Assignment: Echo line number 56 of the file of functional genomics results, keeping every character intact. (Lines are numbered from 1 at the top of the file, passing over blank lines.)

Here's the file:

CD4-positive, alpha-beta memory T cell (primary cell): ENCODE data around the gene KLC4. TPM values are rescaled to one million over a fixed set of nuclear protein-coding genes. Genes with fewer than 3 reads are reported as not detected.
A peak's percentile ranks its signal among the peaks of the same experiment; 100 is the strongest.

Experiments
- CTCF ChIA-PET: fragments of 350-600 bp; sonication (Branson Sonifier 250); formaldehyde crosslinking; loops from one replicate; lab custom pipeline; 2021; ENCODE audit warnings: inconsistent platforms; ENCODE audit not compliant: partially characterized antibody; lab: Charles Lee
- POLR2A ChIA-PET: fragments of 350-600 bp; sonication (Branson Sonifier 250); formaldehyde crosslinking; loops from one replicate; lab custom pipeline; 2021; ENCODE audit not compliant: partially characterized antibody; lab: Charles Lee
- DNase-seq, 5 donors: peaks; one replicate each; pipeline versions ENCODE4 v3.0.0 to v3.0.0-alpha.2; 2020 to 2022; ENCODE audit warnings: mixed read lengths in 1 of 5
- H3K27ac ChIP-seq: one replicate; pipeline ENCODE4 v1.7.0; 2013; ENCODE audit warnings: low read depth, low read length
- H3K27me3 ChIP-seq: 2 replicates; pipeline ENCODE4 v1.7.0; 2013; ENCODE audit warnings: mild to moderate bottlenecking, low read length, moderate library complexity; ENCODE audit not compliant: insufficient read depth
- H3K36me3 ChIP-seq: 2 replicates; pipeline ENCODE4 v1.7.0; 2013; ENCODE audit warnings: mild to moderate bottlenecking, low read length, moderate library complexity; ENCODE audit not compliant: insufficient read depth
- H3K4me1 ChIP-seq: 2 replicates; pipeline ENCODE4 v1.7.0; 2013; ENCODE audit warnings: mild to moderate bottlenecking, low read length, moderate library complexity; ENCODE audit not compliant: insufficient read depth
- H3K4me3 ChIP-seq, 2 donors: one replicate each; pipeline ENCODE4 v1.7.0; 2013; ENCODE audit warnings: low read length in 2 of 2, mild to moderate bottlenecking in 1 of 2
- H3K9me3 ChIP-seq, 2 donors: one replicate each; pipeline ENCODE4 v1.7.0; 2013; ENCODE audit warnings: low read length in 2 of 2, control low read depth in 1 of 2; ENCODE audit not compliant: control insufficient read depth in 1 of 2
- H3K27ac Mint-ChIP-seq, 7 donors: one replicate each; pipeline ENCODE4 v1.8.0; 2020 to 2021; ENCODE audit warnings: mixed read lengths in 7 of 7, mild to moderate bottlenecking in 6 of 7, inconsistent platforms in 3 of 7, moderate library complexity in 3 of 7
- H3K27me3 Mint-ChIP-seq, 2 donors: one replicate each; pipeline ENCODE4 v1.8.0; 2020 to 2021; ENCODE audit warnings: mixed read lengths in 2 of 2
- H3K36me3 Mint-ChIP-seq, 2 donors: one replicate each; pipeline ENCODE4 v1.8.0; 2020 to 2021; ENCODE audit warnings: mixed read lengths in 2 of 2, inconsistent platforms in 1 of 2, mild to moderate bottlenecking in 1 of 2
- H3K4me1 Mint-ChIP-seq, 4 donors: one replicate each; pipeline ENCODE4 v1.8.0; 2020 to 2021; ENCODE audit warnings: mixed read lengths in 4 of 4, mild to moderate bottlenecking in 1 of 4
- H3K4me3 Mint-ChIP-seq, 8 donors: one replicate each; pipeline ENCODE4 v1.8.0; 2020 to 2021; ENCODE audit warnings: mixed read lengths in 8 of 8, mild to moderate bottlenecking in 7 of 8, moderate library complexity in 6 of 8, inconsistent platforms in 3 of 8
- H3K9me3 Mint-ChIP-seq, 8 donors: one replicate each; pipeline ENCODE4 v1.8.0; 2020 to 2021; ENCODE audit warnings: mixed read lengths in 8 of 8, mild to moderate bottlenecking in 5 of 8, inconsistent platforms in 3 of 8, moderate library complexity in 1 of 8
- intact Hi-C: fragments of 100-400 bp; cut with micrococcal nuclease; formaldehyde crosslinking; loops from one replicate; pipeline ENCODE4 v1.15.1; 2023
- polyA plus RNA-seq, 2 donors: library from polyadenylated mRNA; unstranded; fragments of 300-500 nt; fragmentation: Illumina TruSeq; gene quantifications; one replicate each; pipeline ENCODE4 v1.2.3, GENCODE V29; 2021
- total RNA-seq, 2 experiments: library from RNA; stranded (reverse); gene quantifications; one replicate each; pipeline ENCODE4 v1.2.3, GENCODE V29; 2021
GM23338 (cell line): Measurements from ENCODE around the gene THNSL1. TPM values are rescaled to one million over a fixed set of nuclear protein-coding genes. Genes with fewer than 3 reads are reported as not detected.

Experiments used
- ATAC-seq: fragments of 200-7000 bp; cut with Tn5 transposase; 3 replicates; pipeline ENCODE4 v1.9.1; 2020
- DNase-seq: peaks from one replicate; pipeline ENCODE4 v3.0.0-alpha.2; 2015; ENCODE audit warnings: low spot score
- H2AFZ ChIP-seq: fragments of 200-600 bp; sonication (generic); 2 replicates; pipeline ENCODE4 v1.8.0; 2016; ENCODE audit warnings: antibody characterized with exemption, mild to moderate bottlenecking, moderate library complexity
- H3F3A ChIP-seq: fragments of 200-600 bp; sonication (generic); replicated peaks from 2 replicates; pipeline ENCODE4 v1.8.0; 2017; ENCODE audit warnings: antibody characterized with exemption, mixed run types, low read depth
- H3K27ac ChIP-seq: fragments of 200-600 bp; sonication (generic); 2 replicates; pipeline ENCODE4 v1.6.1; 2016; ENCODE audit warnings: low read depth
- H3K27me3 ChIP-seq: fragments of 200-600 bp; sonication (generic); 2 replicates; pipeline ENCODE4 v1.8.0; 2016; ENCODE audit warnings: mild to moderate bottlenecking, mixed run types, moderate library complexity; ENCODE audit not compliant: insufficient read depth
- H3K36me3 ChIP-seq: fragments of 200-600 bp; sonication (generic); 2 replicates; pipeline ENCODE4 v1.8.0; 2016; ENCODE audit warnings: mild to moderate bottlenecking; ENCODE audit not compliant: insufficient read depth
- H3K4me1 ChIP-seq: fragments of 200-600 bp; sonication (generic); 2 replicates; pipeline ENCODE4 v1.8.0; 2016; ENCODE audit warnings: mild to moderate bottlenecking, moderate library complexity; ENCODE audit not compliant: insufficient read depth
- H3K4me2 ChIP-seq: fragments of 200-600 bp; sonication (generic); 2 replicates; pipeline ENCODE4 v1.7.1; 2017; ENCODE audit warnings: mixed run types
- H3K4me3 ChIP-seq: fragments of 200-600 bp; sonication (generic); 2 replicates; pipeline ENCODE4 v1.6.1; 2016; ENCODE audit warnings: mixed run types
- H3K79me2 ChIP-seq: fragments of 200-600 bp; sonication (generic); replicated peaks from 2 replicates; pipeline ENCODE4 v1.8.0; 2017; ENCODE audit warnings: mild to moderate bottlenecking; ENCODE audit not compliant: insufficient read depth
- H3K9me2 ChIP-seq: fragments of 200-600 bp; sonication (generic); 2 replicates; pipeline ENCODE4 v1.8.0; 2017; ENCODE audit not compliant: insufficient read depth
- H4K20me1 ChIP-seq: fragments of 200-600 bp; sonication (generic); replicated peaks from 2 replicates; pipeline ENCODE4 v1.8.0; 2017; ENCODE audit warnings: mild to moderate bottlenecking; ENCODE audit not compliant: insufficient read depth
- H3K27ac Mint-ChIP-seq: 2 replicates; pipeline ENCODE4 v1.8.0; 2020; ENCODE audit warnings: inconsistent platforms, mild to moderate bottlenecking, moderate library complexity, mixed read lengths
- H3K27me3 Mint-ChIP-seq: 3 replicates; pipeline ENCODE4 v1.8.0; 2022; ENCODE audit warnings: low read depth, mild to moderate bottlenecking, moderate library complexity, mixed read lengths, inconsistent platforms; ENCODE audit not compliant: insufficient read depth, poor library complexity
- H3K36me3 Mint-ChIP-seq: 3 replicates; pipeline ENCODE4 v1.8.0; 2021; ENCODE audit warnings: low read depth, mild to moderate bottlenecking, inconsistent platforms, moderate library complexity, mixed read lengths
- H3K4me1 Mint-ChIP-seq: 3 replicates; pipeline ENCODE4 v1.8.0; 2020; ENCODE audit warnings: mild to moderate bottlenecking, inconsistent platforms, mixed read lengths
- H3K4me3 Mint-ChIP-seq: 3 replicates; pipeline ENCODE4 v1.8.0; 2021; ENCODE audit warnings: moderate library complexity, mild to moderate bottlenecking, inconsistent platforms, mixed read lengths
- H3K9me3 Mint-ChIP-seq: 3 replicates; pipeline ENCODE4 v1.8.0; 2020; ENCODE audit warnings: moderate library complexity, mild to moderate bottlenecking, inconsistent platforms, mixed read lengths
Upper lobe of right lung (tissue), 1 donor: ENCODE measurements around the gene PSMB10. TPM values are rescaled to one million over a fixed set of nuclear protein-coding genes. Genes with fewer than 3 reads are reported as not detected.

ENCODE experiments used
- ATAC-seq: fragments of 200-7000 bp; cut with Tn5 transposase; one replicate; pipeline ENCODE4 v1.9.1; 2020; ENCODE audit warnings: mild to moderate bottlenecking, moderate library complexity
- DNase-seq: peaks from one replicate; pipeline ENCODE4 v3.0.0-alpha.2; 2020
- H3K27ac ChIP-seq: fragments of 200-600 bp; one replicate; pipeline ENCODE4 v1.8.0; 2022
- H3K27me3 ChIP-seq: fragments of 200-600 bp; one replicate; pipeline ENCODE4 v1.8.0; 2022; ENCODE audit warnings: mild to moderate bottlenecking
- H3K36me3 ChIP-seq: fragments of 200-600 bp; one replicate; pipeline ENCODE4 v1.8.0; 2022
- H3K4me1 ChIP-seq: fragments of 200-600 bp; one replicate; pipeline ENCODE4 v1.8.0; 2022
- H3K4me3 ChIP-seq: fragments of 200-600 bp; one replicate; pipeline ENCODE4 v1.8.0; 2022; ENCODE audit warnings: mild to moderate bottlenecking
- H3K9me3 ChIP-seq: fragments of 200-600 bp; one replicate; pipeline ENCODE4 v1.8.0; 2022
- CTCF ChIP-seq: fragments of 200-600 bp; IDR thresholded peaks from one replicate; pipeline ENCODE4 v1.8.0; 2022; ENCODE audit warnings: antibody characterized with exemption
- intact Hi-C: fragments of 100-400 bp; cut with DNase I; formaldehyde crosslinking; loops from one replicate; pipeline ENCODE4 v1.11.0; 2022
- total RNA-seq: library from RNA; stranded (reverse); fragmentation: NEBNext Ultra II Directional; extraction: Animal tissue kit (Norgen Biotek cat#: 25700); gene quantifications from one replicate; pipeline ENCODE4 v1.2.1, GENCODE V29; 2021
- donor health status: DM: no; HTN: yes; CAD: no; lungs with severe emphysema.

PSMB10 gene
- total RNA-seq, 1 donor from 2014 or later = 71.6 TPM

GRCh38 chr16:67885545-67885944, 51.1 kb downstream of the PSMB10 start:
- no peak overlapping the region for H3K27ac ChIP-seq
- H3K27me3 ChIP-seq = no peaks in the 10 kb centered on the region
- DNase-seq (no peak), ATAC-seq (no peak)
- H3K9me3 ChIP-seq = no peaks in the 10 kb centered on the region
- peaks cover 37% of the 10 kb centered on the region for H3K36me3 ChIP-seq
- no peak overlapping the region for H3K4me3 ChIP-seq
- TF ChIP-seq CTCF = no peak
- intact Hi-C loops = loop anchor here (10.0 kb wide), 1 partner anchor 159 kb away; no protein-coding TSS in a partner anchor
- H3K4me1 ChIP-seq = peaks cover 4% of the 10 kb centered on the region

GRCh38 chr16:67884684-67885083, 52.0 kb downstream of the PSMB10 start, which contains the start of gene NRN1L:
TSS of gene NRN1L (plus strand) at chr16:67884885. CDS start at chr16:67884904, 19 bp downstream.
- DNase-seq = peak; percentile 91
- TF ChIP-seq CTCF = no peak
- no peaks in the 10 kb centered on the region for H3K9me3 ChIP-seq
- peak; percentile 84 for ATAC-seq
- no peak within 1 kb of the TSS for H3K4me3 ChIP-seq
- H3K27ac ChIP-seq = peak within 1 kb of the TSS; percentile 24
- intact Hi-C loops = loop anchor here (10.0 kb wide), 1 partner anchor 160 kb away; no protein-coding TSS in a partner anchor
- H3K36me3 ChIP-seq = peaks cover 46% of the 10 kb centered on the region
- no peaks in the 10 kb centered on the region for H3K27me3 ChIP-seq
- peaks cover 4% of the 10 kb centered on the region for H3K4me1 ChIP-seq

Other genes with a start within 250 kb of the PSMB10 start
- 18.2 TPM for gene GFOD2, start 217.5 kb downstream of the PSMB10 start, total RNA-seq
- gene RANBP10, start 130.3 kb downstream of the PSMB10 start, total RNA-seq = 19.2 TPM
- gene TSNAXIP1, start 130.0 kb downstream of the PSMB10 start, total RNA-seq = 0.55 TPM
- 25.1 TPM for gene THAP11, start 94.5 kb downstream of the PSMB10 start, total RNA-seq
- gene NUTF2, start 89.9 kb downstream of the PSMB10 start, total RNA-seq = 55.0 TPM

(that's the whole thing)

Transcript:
- donor health status: DM: no; HTN: yes; CAD: no; lungs with severe emphysema.